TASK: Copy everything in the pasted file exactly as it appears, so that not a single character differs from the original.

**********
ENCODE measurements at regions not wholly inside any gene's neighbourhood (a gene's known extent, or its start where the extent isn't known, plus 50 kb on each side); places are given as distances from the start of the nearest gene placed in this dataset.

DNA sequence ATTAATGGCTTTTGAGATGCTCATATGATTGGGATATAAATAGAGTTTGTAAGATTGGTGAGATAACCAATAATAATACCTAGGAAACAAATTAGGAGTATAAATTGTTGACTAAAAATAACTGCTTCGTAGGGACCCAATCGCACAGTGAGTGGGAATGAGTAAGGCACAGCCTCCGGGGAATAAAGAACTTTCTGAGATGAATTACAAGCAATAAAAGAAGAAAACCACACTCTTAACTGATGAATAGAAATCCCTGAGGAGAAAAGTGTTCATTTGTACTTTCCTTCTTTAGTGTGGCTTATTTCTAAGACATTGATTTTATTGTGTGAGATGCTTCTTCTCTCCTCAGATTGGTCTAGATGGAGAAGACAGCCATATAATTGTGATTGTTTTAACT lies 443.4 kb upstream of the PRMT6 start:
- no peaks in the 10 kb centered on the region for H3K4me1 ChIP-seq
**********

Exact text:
ENCODE measurements at regions not wholly inside any gene's neighbourhood (a gene's known extent, or its start where the extent isn't known, plus 50 kb on each side); places are given as distances from the start of the nearest gene placed in this dataset.

DNA sequence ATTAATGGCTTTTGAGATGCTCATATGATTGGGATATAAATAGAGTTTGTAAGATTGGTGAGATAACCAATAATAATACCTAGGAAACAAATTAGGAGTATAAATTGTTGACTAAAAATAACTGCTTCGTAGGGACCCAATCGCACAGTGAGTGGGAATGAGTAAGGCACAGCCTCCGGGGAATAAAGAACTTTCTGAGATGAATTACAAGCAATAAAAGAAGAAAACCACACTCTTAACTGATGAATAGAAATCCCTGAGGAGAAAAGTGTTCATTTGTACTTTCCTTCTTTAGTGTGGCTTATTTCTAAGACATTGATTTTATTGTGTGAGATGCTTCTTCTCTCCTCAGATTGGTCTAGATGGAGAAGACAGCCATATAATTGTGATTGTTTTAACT lies 443.4 kb upstream of the PRMT6 start:
- no peaks in the 10 kb centered on the region for H3K4me1 ChIP-seq